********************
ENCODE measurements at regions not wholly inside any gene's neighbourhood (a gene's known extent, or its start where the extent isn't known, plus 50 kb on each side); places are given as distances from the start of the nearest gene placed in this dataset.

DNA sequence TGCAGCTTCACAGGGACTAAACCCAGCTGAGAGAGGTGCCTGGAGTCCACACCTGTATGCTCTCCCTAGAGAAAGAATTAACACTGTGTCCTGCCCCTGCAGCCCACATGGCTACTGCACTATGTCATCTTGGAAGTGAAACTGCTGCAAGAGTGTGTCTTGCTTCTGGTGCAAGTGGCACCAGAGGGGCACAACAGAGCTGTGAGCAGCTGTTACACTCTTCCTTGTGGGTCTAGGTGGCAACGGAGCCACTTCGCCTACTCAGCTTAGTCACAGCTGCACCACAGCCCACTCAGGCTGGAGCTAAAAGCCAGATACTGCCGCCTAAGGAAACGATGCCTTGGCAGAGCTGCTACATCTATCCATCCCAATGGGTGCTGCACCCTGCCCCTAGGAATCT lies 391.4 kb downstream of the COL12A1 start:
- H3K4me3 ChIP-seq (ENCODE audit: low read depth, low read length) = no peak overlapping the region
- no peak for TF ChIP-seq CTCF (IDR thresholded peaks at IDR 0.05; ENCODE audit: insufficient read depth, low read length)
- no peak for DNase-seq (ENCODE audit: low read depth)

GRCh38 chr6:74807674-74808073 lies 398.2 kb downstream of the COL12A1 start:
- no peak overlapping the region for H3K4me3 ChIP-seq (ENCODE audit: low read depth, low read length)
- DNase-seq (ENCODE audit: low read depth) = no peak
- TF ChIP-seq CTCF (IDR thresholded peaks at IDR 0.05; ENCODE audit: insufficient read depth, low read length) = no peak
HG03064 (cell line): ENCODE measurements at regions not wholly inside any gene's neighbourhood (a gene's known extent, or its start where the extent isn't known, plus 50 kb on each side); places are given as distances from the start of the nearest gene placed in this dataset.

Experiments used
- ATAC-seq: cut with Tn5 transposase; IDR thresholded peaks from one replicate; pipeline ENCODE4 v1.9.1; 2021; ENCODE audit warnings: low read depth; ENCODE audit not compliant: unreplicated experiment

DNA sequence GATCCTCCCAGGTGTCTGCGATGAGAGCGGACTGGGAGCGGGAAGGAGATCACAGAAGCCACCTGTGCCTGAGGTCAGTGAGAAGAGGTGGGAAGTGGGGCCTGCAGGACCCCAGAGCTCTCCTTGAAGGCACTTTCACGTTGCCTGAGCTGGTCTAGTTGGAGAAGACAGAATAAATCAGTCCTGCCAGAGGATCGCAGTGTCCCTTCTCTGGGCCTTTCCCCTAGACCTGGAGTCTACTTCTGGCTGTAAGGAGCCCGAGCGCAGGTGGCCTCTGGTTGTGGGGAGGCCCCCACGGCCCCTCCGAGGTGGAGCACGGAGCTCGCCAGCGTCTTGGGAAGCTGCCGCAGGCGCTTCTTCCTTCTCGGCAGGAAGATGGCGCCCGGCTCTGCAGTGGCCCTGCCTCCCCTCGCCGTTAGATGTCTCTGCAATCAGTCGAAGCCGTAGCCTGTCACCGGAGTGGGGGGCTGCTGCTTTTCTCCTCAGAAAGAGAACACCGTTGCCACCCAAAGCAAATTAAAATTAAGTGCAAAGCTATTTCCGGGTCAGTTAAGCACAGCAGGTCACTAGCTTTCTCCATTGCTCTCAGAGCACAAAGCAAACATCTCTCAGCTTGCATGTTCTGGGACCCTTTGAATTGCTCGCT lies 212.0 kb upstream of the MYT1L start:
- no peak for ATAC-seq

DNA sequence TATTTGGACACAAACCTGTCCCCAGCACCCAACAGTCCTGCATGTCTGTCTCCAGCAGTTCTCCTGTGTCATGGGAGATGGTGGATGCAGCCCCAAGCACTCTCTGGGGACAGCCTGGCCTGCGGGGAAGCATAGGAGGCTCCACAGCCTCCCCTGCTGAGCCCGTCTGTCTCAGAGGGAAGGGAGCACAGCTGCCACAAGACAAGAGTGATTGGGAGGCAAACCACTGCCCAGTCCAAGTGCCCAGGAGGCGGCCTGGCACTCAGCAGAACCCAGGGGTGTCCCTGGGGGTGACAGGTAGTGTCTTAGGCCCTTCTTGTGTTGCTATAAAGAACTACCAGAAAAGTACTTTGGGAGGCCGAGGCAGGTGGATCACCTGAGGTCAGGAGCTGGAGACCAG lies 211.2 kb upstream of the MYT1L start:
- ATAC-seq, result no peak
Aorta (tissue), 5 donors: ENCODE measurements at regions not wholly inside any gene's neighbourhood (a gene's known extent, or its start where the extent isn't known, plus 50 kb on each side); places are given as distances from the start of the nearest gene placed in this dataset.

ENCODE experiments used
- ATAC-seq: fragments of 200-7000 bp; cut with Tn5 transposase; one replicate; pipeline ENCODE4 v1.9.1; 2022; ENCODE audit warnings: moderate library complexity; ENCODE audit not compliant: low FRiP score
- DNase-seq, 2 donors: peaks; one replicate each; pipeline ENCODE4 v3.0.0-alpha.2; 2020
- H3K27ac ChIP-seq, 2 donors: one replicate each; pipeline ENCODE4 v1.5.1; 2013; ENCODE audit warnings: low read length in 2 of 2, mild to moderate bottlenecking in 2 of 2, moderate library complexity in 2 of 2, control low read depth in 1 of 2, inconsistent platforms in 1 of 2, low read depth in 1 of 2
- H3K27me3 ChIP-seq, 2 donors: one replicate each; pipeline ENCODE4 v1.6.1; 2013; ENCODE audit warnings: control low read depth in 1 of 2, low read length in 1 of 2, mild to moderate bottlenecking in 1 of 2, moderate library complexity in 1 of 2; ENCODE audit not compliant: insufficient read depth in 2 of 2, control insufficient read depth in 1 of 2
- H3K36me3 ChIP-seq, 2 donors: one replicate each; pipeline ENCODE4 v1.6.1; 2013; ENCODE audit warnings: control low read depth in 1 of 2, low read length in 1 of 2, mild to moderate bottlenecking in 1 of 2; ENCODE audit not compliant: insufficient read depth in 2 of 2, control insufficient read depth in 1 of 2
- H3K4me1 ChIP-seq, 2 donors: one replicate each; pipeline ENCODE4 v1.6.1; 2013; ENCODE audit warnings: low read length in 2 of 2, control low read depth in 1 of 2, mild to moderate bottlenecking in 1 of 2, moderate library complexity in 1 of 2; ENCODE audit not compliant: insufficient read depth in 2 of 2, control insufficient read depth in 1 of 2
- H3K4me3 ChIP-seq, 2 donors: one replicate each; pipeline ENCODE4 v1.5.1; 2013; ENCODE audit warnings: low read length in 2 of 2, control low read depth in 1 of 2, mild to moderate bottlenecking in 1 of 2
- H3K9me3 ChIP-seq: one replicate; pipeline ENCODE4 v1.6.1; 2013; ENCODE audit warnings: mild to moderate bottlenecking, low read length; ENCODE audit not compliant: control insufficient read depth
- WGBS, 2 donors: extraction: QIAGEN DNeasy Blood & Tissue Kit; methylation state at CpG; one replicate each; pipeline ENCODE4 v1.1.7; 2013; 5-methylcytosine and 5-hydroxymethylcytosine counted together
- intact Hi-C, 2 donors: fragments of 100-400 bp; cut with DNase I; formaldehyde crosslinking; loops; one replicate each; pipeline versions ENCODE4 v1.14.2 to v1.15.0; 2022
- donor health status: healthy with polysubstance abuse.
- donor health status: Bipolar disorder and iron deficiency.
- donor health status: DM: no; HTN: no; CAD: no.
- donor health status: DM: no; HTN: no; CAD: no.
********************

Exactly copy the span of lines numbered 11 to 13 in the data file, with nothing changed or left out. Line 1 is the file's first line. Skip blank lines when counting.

Experiments used
- ATAC-seq: cut with Tn5 transposase; IDR thresholded peaks from one replicate; pipeline ENCODE4 v1.9.1; 2021; ENCODE audit warnings: low read depth; ENCODE audit not compliant: unreplicated experiment

DNA sequence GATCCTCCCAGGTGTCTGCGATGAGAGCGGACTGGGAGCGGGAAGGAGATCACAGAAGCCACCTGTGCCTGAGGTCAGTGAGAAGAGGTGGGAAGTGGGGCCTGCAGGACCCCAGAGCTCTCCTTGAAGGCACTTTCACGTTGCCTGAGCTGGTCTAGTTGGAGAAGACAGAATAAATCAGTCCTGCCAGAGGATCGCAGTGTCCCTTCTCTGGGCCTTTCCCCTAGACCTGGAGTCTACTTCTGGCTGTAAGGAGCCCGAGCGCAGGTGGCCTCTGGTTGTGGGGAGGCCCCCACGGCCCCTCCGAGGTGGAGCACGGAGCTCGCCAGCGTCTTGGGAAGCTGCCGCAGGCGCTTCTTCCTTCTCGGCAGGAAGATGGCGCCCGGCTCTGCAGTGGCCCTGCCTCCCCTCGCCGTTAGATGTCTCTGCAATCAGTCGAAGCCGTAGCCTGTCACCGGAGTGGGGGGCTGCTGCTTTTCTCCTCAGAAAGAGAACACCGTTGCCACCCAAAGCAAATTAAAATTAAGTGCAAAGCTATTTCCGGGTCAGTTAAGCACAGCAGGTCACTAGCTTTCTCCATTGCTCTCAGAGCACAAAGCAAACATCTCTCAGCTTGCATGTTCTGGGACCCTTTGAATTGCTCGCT lies 212.0 kb upstream of the MYT1L start: